George Thorogood at the Mann: Still bad to the bone

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By MICHAEL CHRISTOPHER, Times Music Columnist
08/14/2008

It's so easy, bordering on lazy, to play the "Bad to the Bone" angle when doing an article about George Thorogood. Sure, it was a big hit, and to this day is even bigger as part of the pop culture lexicon, appearing on shirts, license plates and as tattoos for guys usually named Bud or Spike.

But there was a moment of confusion when Thorogood confessed to Rock Music Menu from the outset that he was doing "Baaad" this week.

Bad meaning good or bad meaning bad?

"No! It's an expression, 'Bad to the Bone,' I'm doin' bad!" Thorogood howled. "You get it? It's kind of like a moniker, like a thing you do."

Lesson learned. And if anyone is still allowed to reference "Bad to the Bone," it's the man who coined it, or at least is responsible for the enduring popularity of the phrase.

More than three decades in, the Delaware native and his Destroyers are still tearing up the road, hitting the Mann Music Center tonight with Chicago blues master Buddy Guy. "Buddy is such an incredible entertainer and performer. I have to really pick it up a notch, raise the bar a little bit," Thorogood said. "Playing with Buddy Guy is like a combination of B.B. King and Jimi Hendrix put together. Following that every night, you have to give the people something really special, because that's what they came to see: two dynamite live acts."

Guy is one of the few remaining blues legends, with the likes of Robert Lockwood Jr. and Henry Townsend passing in 2006. Hitting closer to home was the June death of Bo Diddley, whose song "Who Do You Love?" Thorogood covered.

He later featured the guitarist in the video for "Bad to the Bone," which lifted its signature riff in part from the Diddley composed "I'm a Man."

"I like all those effects he used when he started," Thorogood said. "He was pretty much ahead of his time, the way Jimi Hendrix blew everybody's mind in 1967; Bo Diddley was doing that in 1953 with the reverb and the tremolo, and flipping all over the stage and playing the guitar between his legs and all that stuff."

"What really got to me when he passed away. ... I loved the guy; we were partners, we were pals and we got along well. Every time I'd see him, if I hadn't see him in awhile, I'd walk in and say, 'Hiya Bo,' and he'd lean back and give me a suspicious look with those big thick glasses and go, 'Are you crazy?!' That's how he greeted me all the time. He was like that -- a lot of laughs, a fun guy."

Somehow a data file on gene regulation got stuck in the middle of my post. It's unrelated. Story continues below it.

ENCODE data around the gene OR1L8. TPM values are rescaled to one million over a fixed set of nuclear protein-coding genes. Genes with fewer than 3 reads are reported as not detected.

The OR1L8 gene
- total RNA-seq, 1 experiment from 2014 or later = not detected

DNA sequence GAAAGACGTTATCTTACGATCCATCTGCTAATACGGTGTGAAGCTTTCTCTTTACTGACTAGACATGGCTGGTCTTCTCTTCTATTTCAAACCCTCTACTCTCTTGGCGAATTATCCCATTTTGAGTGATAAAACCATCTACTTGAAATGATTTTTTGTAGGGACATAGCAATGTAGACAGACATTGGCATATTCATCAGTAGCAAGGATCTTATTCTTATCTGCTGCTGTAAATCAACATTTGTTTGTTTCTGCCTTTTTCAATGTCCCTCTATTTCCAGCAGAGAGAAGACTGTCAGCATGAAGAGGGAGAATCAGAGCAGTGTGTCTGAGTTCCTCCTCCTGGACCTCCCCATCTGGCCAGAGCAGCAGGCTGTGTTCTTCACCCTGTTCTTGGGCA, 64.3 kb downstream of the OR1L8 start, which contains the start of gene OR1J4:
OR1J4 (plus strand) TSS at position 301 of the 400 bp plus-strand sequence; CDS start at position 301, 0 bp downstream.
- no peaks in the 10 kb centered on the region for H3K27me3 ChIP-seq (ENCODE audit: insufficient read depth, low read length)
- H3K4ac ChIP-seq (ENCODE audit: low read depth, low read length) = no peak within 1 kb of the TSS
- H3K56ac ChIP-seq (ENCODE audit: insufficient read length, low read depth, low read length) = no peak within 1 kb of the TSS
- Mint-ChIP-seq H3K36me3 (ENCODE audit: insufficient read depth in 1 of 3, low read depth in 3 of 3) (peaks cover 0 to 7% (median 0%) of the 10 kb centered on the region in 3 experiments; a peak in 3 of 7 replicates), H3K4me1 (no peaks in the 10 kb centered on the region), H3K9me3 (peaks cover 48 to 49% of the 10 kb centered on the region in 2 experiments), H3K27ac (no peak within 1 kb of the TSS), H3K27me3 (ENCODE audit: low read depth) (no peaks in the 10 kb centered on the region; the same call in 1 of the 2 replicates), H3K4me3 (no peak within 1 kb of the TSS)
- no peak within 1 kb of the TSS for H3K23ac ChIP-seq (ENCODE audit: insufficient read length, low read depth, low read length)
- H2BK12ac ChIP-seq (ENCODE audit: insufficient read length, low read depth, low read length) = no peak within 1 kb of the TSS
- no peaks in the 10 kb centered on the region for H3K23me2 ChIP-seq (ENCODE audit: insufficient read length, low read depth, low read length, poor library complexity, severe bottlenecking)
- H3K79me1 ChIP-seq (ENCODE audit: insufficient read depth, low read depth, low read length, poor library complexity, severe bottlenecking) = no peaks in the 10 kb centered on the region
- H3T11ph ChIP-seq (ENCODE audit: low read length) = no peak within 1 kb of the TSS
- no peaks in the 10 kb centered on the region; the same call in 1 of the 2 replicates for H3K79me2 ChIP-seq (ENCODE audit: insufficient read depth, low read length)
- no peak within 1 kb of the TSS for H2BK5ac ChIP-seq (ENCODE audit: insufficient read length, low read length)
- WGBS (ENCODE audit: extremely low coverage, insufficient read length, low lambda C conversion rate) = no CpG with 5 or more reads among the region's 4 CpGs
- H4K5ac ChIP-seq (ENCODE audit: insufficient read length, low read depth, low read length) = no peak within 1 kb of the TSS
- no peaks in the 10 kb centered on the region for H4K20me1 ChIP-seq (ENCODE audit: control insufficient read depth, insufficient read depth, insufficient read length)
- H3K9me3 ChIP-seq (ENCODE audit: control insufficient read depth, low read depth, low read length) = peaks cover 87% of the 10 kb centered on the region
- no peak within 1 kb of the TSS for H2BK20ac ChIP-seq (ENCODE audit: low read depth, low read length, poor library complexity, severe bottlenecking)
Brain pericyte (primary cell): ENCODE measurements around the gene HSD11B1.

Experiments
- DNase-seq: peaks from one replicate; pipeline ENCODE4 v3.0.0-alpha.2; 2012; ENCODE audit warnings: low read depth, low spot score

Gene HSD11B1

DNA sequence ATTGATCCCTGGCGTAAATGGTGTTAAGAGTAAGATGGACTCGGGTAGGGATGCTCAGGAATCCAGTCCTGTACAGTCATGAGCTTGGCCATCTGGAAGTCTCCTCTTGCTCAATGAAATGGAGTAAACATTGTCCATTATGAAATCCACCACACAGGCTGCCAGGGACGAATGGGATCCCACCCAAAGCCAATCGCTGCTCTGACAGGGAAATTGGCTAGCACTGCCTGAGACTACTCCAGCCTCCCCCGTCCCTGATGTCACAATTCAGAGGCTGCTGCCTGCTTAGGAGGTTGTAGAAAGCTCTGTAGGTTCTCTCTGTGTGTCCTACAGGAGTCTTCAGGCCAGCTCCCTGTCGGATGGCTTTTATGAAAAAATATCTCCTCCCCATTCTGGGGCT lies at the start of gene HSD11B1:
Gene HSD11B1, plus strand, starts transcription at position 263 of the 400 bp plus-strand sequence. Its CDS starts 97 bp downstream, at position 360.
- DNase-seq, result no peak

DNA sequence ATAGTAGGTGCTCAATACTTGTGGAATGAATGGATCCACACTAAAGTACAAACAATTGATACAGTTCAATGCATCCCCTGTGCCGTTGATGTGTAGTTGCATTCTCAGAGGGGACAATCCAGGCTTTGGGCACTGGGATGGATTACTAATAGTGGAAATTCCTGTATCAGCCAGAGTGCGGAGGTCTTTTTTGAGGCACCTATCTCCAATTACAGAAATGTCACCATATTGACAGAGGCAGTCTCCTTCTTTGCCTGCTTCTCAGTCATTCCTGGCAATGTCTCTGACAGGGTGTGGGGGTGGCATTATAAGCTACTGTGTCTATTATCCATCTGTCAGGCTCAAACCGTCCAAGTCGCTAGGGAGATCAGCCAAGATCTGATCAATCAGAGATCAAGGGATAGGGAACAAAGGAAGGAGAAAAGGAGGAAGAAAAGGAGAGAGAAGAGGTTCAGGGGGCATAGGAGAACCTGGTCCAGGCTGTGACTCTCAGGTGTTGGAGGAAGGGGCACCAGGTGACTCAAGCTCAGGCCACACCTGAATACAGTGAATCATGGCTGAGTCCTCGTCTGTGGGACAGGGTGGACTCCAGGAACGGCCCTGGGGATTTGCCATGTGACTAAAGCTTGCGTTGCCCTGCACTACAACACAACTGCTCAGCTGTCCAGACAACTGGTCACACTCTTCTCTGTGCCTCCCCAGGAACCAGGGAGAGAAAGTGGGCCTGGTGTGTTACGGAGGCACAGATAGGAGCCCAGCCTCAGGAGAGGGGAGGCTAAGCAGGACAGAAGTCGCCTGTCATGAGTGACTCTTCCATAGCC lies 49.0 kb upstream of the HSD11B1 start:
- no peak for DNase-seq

Thorogood, at 58, is done trying to carry that old-school blues torch, saying he has, "completed the course." "I did my share," he said. "Now I just go out there and play the fan favorites."

It's a shame, because there isn't really anyone left to carry the blues forward. Sure, guys like John Mayer, Jack White and Jonny Lang can play the riffs, but they don't have the musical pedigree.

"Maybe one or two of them have seen John Lee Hooker play because he didn't pass away until 2001, and he was active right up until his death," Thorogood said. "But a lot of the heavy dudes, Muddy Waters, Hound Dog Taylor and Howlin' Wolf, if a kid is 22, you were 3 years old when they died!

It's not your fault, but we have firsthand experience. It's a limited experience, but firsthand experience nonetheless." "They can learn it off the record, but Jeff (Simon, Destroyers' drummer) and I actually played with Muddy Waters. We opened for him and for Howlin' Wolf and met him and saw him perform. We're the last band to do that, 'cause they all passed away right after we got to know them."

And while Thorogood might just be doing the fan favorites live, he's still got some rocking to put down on wax. The word has slipped that next year, he'll be putting out an album of all blues covers, duplicating the feat of his 30-year-old sophomore classic, "Move It On Over." "The world's not ready for my originals," Thorogood laughed. "Only in small doses."

That might be for the best, as rarely has someone been able to take either a blues classic or a an obscure old record and stamp it with bristling swagger and attitude like Lonesome George can.

"I think I grabbed the maybe one or two left that no one is aware of yet, or that didn't appear on an old Yardbirds record," he said. "There probably might be one or two you've heard before, then there will be some you never heard of, and some you'll probably never want to hear again."

One subject unlikely to be covered, literally, is the time-honored drinking song, which Thorogood has been noted as the master of, despite the fact that they make up only three numbers in his catalog.

"I kinda steer away from that," he said. "Unless the song is really good, but even then; I did 'I Drink Alone,' 'If You Don't Start Drinkin' (I'm Gonna Leave),' 'One Bourbon, One Scotch, One Beer,' which isn't really about drinking, it's about a guy who can't pay his rent."

"I've covered that subject. It was never a dominating idea in my repertoire to begin with; it just happened that way. People will say, 'I got this great song about a real bad guy in a bar,' and I go, 'I think the world has enough songs like that.'"

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